Finally, Mariano Araneta Jr.
seemed to have come to his senses when early this week he conceded that the Philippine Sports Stadium (PSS) is simply inaccessible to ordinary Filipino football fans.
Looking back at the poor turnout at the PSS during the group stage of the 2016 Suzuki Cup last November, he was quoted in a report as saying, “We really had a hard time in the Philippine Sports Stadium because although it is real-ly a great venue, the accessibility for the fans is quite hard.”
The Philippine Sports Stadium, owned by the religious group Iglesia ni Cristo (Church of Christ), is a sleek, 20,000-seater modern venue that has hosted the more significant international games on the calendar of the Philippine Azkals—the national team—including last year’s qualifiers for the 2020 World Cup in Russia.
This corner has long argued that holding the internationals of the Azkals in far, far away Bocaue, Bulacan, north of Manila, where the PSS is located, was not a smart way of popularizing the beautiful game of football in these parts.
For the record, the classification matches of last year’s Suzuki Cup—Southeast Asia’s premier football tourna-ment—that the Philippines hosted for Indonesia, Singapore and Thailand were watched by a grand total of 9,652 spectators.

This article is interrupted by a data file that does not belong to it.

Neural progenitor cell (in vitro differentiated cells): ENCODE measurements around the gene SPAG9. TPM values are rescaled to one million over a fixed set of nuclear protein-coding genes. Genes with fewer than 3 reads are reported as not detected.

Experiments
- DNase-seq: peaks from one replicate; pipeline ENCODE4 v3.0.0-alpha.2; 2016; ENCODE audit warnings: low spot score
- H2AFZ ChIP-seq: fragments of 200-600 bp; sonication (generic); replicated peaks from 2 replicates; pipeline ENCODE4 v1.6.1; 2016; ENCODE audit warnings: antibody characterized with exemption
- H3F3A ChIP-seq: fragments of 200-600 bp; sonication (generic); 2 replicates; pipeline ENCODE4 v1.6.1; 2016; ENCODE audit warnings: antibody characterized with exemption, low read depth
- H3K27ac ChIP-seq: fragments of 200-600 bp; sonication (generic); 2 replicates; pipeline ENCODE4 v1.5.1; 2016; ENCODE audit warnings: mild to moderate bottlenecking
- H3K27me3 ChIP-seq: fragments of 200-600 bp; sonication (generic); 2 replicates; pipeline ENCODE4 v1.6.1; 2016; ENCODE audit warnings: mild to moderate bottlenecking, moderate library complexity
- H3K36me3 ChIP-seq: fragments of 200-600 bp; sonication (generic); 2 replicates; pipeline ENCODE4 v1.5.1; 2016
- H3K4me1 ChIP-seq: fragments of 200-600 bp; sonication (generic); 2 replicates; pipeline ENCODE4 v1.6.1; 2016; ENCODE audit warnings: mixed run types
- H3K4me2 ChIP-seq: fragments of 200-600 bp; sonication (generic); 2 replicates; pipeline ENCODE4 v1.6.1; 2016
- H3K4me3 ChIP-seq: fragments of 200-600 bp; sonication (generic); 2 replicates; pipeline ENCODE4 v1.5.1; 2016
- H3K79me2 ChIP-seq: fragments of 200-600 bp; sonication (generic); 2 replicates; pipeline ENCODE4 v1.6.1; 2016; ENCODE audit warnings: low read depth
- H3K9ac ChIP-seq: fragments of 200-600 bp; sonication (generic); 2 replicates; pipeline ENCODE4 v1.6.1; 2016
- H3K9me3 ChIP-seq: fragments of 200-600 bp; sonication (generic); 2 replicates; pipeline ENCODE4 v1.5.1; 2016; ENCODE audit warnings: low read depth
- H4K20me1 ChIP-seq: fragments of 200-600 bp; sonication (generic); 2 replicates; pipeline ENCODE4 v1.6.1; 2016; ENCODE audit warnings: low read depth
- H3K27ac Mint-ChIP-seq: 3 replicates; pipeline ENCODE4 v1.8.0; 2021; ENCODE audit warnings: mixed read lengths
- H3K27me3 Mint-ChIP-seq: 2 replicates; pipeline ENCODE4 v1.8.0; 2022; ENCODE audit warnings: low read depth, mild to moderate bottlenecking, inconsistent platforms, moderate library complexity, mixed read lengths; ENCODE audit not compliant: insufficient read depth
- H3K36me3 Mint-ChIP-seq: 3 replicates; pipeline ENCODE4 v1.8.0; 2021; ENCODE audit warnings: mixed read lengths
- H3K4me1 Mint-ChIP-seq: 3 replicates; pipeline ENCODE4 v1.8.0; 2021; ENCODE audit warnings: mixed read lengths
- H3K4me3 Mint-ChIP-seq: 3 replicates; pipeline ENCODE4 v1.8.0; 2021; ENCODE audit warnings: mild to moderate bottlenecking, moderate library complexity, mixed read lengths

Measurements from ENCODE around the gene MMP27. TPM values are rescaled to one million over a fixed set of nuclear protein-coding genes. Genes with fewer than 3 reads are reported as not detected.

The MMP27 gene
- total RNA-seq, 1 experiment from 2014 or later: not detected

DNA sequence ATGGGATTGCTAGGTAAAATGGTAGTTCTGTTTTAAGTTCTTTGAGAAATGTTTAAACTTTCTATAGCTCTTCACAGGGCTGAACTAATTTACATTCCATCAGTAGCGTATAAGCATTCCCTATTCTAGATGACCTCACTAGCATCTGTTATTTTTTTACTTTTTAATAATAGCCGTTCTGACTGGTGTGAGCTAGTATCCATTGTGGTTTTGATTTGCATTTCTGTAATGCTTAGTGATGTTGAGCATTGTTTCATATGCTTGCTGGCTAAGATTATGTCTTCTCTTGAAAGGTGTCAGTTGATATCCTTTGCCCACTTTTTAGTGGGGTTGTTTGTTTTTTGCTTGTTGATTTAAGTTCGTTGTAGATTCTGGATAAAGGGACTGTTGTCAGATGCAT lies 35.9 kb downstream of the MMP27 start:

In contrast, the other group games simultaneously hosted by Myanmar and which also featured Cambodia, Malay-sia and Vietnam played before tens of thousands of football fans in presumably more accessible sites at the center of Yangon, not in some stadium similar to the PSS that sits forlorn in rice country in rural Bulacan province.
The PSS is in la la land and no matter the modern, sleek design, we still have a quarrel with the stairs (the steps are spaced too far apart) and the food stands (the nearest kiosks where you can get your sandwiches are near the ticket booths, meaning that you practically have to exit the stadium before you can eat and a football match lasts only for 90 minutes, plus added time of a few more minutes).
Araneta also conceded that fan support goes a long way in making members of the Philippine Azkals feel that they are not alone in their battles here and abroad.
“We really need fan support. So, we really need to go to a place where the fans are there. When you look at coun-tries like Indonesia, when [the Indonesian national footballers]play, the fans are really there,” he told reporters.
It was unfortunate that Indonesia lost the 2016 Suzuki Cup finals to Thailand on aggregate score.
But it was still a near-Cinderella finish for the beaten finalists, having just emerged from FIFA suspension and yet, also presumably fired up by supportive, adoring fans, they almost made it in their fifth shot at the Suzuki Cup crown.
The Philippines was a three-time semifinalist, a not-so-great finish, from 2010 to 2014 of the biennial event.
With the fans (who matter) in Cebu and Negros Occidental (Bacolod City in particular)—two of the places where Araneta thinks fan support can be found—the Azkals might just pull off a coup and hand the Philippines an interna-tional football title that is worth crowing about.